The present Rector of Flitton ment; his family connections, and arcum Silsoe, is the Rev. T. T. James, morial bearings. whose name is kuown to the pub- The first Baronet of the name was lic by two volumes of interesting created in 1660, as appears by De"Travels io Russia, Poland,” &c. brett, and his predecessors Kimber The Parish Church is dedicated to and Collins; who mention, that the St. Joha the Baptist, and the living family of Gardiner formerly resided is in the gift of Christchurch, Oxford. pear Wigan, co. Lancaster; of whom
Adjoining the village is Wrest Park, Robert Gardiner, Esq. married Mary the antient seat of the Grey family. sister of Sir William Palmer, co. BedA perfect and complete account of ford, and was father of Sir William this Mansion will far exceed the pre- Gardiner, who was created a Baronet, sent limits, it inust therefore be left and K. B. at the Coronation of to a future letter, or Correspondent. Charles II. and who married Anne, The front is neatly built of white daughter and heiress of Robert Brocas stone, with a plain pediment in the of Beaurepaire, co. Hants, Esq.; the centre, and a covered portal beneath. said Sir William being possessed of The interior has a fine and valuable Roch Court, co. Hapts; which con. collection of family portraits. The tinues to be the family seat. gardeos bave loog been esteemed as The estate at Cuddesdon possessed the favourite resort of the surround by the present Baronet, Sir James ing country. They were principally Whalley Smythe Gardiner (the third laid out by the celebrated Browo, io succession under a new creation in and are oroameoted with imitatious 1782), was, I believe, entirely derived of antique temples, hermitages, Chi- from the marriage of bis great grandpese bowers, &c. and a very noble father, Doctor Bernard Gardiner of banqueting-house. They are sur. Oxford (second son of Sir William rvuoded hy a fine serpentiue river, Gardiner above mentioned) with an
396 Gardiner Family.-- Account of Agrigentum. [May, heiress of the Smythe family: sister, the City. The first is called the I presume, to the lady whose monu- Temple of Venus, by many called of mental ioscription “X.” has recorded. Juno Lucina ; almost one half of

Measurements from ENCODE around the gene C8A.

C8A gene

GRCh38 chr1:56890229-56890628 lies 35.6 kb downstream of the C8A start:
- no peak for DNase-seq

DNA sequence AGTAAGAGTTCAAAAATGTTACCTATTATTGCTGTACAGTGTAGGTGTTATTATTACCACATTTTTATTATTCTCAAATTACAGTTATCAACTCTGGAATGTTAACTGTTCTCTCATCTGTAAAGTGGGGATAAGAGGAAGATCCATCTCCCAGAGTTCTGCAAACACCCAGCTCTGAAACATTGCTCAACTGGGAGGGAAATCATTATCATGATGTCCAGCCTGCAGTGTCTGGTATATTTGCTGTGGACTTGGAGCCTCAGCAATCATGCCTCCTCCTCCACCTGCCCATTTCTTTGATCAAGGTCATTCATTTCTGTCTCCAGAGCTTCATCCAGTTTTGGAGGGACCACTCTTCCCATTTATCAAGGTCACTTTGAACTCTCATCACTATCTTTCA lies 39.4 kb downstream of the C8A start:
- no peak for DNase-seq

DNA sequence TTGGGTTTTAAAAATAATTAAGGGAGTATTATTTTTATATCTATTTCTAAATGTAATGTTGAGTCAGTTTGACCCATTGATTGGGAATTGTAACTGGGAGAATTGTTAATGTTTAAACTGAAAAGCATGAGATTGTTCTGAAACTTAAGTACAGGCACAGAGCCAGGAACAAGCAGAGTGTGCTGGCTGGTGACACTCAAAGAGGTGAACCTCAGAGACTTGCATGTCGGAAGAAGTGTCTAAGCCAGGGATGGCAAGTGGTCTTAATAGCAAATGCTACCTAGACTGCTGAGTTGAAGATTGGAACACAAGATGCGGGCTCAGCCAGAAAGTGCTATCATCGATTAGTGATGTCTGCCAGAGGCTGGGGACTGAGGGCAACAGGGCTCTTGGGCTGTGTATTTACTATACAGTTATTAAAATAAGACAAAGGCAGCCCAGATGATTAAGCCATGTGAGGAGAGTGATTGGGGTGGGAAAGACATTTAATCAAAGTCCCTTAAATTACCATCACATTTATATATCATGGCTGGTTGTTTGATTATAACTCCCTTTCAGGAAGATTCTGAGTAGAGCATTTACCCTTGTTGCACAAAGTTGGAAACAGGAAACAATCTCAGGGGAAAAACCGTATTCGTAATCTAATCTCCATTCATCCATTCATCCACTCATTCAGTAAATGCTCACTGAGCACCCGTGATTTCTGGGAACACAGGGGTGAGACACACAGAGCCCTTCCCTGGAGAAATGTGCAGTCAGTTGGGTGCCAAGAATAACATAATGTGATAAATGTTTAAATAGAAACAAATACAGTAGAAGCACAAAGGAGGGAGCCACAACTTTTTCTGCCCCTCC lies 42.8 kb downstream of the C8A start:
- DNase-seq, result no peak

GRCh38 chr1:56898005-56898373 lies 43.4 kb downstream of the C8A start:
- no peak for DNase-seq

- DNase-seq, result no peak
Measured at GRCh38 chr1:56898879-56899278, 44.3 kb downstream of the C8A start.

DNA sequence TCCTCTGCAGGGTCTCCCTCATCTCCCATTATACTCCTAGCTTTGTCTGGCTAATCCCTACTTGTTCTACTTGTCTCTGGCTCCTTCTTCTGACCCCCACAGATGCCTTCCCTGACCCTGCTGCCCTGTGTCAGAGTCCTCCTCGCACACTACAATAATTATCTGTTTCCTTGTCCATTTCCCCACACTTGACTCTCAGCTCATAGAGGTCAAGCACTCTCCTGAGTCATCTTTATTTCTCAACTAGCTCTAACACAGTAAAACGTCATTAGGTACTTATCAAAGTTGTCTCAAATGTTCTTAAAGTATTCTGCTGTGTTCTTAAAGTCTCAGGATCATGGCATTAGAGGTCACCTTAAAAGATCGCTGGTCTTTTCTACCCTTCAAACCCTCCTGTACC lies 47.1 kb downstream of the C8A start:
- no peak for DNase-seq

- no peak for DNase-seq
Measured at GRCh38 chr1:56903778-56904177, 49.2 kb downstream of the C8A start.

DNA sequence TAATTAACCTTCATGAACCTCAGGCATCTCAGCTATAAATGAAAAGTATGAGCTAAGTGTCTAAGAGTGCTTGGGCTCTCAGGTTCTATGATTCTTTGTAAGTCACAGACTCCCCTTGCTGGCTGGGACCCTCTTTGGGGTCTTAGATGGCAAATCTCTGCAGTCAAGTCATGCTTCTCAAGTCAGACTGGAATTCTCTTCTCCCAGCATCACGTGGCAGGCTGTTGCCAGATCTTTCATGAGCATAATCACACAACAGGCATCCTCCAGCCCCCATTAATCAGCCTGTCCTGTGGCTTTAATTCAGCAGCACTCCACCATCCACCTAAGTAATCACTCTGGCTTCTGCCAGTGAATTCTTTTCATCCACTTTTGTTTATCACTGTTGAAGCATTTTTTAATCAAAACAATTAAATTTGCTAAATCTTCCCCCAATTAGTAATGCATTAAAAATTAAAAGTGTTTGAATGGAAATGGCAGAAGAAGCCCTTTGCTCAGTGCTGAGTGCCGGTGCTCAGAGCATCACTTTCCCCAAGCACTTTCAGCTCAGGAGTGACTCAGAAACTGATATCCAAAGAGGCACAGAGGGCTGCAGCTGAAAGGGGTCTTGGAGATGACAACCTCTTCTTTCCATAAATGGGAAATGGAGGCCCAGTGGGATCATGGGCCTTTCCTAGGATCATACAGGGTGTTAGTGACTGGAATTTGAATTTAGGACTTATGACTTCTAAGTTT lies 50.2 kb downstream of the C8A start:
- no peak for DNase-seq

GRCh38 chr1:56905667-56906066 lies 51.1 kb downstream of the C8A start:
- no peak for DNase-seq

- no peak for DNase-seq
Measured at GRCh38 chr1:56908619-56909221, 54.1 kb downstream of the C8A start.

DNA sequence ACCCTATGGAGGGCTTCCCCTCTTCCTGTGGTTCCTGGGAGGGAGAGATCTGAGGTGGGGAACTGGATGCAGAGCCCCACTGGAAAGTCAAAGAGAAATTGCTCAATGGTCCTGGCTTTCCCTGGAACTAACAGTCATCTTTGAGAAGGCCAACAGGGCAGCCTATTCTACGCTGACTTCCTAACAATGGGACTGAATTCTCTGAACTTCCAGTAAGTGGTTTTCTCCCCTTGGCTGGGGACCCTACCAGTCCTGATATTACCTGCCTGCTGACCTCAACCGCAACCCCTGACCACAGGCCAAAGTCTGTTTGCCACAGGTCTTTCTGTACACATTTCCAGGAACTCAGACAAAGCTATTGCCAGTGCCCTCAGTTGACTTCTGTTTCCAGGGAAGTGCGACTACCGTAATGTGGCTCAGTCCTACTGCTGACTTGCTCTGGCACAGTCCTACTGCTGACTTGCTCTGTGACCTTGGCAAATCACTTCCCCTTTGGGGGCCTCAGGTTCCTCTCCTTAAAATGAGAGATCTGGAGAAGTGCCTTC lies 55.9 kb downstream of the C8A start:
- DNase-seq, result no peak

It appears to me probable, there, which still remaios. The second is fore, in the first place, that Sir Wil- the Temple of Concord ; this may liam Gardiner the first baronet, did be considered entire, not one columa not, at the time of his creation in having as yet fallen ; the inscription 1660, possess any estate in lhat neigh- on tbe entablature of white marble : bourhood. And it occurs to me se
“ Ferdinandi IIII. Regis condly, as no mention is made by the
Augustissimi Providentiæ above authors of Sir Thomas Gardi. Restituit Anno MDCCLXII.” ner, who most likely would have been
It is precisely the same dimensions noticed, not only from the said offi- and architecture as that of the Temcial situation which he must have ple of Venus, which probably served held, not more, perhaps, than fifteen as the model for it. It appears to years before, but also on account of bave been built at the expence of the ibe zeal manifested by him in the Lilibitanè, after having been defealed Royal cause, as stated by “X.” that by the people of Agrigentum; from he probably was not connected with the following inscription in Roman the above family. And it has further capitals on a lare piece of marble occurred to me also, whether, partak- found there : ing of the effects of his Royal master's “ Concordiæ Agrigentinorum Sacrum misfortunes, he and his connexions